Don’t violate your boundaries to belong in any relationship.

You don’t have to give up your voice, and your safety in order to feel accepted and loved.

3. Ignoring something you didn’t like is not low key dismissing the issue.


The derogatory comments that you have ignored for the sake of keeping the peace are unhealthy boundaries. The awkward moments that you’ve allowed to continue because you didn’t want to offend anyone are unhealthy boundaries.

Ignoring things that you don’t like creates a pathway for people to repeat them again because you have not declared your position on the issue.

4. Ignorance is not excusable


Just because someone didn’t know, it doesn’t make it “ok” for them to go beyond their limitations. There is a tendency to absolve people of their guilt because they had no idea you didn’t like it. Respect is respect even if they didn’t know.


Once you make people respecting your boundaries a moving target, you will lose your identity. Anything and everything imposed on you will become your identity.


How Do You Set Healthy Boundaries?


When you decide you want to set boundaries, you will receive a lot of pushback.


People might feel like you’ve been deceitful and dishonest. In any case who changes the rules of the game in the relationship mid-way?


And quite frankly, you might feel like you’ve betrayed people’s trust. But that’s to be expected.


It can be quite daunting to tell your best friend that “l don’t want that anymore”. Your boss may think you are not a team player. Maybe your relationship might see some rough times, just because you decided to get real.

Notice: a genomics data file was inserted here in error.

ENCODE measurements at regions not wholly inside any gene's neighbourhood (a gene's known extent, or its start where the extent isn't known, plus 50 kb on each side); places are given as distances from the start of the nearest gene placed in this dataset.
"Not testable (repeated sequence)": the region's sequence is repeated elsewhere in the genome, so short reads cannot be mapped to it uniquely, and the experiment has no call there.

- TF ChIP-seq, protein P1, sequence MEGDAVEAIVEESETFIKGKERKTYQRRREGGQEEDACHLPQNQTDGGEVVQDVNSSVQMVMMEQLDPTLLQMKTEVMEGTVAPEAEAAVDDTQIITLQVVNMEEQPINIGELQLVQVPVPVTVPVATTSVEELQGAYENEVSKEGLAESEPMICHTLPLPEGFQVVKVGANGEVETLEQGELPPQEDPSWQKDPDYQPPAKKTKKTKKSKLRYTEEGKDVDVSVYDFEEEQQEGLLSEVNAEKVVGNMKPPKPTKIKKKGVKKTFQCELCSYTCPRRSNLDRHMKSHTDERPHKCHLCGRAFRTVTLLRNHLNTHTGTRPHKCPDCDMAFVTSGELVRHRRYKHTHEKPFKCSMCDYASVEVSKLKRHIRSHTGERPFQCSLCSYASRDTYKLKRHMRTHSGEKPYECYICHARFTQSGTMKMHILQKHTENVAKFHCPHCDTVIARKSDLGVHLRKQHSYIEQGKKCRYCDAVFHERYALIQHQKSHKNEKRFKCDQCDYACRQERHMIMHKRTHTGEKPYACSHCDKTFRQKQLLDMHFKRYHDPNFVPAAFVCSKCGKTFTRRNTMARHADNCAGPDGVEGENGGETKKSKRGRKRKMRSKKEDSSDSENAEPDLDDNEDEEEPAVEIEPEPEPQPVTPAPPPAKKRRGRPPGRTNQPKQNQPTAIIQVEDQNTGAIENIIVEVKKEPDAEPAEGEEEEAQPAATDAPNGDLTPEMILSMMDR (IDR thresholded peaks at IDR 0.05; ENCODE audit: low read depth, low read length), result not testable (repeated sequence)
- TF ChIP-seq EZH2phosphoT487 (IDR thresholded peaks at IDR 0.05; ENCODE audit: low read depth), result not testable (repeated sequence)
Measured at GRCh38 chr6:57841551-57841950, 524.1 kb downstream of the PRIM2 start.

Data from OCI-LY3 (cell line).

It won’t be unusual for you to have your boundaries questioned. In some cases, you might experience guilt-or-shame-statements. Guilt and shame are just invitations to let go of your boundaries.


So, here’s the question, how do you learn to set boundaries?


First, pay attention to your five senses.


Begin with the simplest and the most powerful of things—your five senses. Your five senses tend to be an accurate indicator of what you like and don’t like. When you look at something you don’t like, you cringe. If there’s a strong nasty smell, your face will show disgust, and if it’s a sweet smell, your face will show delight. Boundary setting starts by taking your senses seriously.


Second, the development of self-awareness.


Whenever you begin to feel any discomfort, resentment, and guilt it might be an indicator that some boundaries are missing. Pay attention to these indicators, they might be a cue that something needs to be addressed, otherwise, you are in a relationship that might soon become dysfunctional.


Discomfort, resentment, and guilt are three key indicators that you need to set some boundaries.

The journey to developing healthy boundaries begins with self-awareness. Rediscover yourself. What do you like? As you grow in knowing yourself, you will exercise the “power of choice” muscle easier.


A person with clear, healthy boundaries communicates to others what is and is not permissible, saying, in effect, “This is my jurisdiction, my space, and you have no right to interfere.”

If I do let you in, you can only come this far.